Radio Argues 76% People Want Pay for Cellphone FM TunerAdded: Thursday, September 23rd, 2010
Category: Bit Torrent Freedom > The Industries Of Records, Gaming, Software, Movies
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NAB (National Association of Broadcasters) released results of the survey carried out in the country. It claims that the majority of mobile phone users want to have the ability to listen to local radio via a built-in radio receiver on their cell phones. The poll was held in order to encourage attempts by the RIAA and NAB to convince Congress to demand all portable devices to have a built-in FM tuner. In respond, the radio would pay $100 million as royalties to musicians and record labels.
Unsurprisingly, the RIAA is coming to a new level of insanity with partnering with the NAB to lobby Congress to demand all portable devices should have a built-in FM tuner.
As for now, the terrestrial radio, unlike webcasters and satellite radio, has a longstanding exemption from royalty fees under the country’s copyright legislation in the name of musicians’ promotion. If their attempt proves successful, the radio loses the exemption and pays around $100 million annually to the RIAA while getting an expanded audience. In other words, everyone wins except for the consumers.
After criticism rose, the NAB has decided to conduct a new nationwide poll, and now is ready to release its results. In short words, they reveal that US citizens can’t wait to get an FM tuner installed in their mobiles.
The survey found that over 3/4 of mobile phone owners are ready to pay 30 cents to access local radio via a built-in radio chip, the main reasons for listening the stations being music and local weather. A little less then 3/4 also pointed out they consider it very important to be able to get local weather and emergency alerts through their cell phones. The survey was conducted online within 3 days among 2,500 American adults.
NAB present the results to support their suggestion, but the results seem to be totally bogus. Can one imagine 2,000 people dying to listen to the drone of stale, ad-filled terrestrial radio while they can get absolutely free music streaming services, such as Pandora and Last.fm? This has to be a joke unless the researchers forgot to specify which the respondents prefer: streaming radio or terrestrial radio?
The most outrageous fact is that this suggestion would never come to exist if the RIAA didn’t try to extract more money from radio broadcasters. That’s just another prove that the music industry fails to innovate and trying to compensate at the expense of their own consumers.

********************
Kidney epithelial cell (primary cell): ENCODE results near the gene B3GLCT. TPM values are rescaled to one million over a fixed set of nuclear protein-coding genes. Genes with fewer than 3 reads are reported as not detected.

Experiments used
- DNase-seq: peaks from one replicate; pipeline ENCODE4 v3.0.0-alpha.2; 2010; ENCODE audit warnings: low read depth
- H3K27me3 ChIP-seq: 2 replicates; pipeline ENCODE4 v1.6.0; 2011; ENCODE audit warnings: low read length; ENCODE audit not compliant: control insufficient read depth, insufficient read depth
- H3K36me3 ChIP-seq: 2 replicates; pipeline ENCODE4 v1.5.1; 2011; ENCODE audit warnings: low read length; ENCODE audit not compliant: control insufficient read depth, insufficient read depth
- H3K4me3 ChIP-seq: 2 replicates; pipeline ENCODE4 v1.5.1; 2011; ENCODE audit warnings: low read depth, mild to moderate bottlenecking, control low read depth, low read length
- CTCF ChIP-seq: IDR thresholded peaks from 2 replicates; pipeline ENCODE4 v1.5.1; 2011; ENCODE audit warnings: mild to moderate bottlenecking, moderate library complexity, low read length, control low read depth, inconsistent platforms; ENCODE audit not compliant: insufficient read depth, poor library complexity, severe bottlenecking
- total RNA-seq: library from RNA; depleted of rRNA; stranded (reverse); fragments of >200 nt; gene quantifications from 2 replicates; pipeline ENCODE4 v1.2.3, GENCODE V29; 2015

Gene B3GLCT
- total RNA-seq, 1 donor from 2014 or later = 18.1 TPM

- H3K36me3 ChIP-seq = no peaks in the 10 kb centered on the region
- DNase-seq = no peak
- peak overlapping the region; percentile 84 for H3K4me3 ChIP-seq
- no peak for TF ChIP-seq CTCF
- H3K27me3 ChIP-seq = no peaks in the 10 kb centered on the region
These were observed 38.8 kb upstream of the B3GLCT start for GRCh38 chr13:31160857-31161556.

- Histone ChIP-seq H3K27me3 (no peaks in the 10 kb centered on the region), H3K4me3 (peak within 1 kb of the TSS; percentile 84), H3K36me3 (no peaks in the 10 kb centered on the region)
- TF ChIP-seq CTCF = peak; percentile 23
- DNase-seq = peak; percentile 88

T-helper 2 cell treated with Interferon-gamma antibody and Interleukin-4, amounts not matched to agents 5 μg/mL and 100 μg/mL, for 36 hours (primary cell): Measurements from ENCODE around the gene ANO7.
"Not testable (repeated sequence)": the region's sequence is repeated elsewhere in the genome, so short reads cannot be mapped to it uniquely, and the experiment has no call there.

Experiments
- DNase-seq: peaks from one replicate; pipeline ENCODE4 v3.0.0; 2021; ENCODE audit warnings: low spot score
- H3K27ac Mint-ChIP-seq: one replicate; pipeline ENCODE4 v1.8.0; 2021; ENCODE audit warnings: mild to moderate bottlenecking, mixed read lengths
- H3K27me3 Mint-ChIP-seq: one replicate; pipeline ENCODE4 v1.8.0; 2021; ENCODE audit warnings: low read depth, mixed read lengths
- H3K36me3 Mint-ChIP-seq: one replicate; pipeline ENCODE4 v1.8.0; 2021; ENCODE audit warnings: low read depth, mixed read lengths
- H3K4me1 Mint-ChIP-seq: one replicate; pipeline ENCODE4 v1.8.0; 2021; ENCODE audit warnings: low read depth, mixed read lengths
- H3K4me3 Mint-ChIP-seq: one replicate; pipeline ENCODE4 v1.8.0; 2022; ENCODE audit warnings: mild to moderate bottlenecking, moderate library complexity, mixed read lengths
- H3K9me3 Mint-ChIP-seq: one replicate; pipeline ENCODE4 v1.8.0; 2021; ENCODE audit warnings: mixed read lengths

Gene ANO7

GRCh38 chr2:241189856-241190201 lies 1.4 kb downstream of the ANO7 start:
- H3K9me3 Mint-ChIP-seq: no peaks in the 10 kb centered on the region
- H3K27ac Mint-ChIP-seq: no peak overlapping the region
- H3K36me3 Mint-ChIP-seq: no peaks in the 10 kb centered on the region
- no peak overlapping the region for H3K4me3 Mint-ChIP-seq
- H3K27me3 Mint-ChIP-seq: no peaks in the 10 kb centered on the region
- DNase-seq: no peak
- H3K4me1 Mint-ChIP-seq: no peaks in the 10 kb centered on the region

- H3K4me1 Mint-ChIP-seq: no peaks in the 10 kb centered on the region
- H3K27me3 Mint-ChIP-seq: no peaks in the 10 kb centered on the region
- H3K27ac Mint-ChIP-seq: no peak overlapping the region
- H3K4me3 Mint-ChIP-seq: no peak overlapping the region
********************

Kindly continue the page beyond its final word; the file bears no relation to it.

September 23rd, 2010Posted by:
Thursday, September 23rd, 2010
|NAB (National Association of Broadcasters) state 3/4 of mobile phone users want/pay for a FM Tuner in their cell phone?|
What I wasn't polled or asked... What? did they ask four people and three of them said they wanted the tuner?
Polls are full of crap and we all know polls can be made to turn out numbers the way you want them.
A real "poll" would be ALL cell companies ask their customers " do you want a radio tuner in your cell phone, and would you pay a monthly service fee to listen to radio"?
I'd guess they wouldn't like the results..
|that is a blatant lie, people do not want radio in their cell phones.|
i dont want radio or gps in my cell phone.
in europe people have to pay a license fee (tax) for radio and tv.
thats even a car radio or clock radio or boom box.
its only the US broadcasting association trying to make this. (national as in US national)
do they think people are going to listen to the radio more if there
is one in their cell phone?
i dont use mine to listen to music, i use my mp3 player if i want music,
and for sure i wouldnt want to listen to broadcast radio with all the
commercials they are always playing.
|posted by (2010-09-26 17:42:41)|
|Thats BS, ITS A MAJOR CASH GRAB, PERIOD!!!!!|
What consumer wants another fee and wants to pay more for anything?
So the proposed charge will be 30 cents. that wont be the end.
Next the charge will be 50 cents, then $1, then per second of radio listening, it will happen, dont kid yourself.
Its like asking consumers "who wants to pay higher taxes", 0 percent is more like it.
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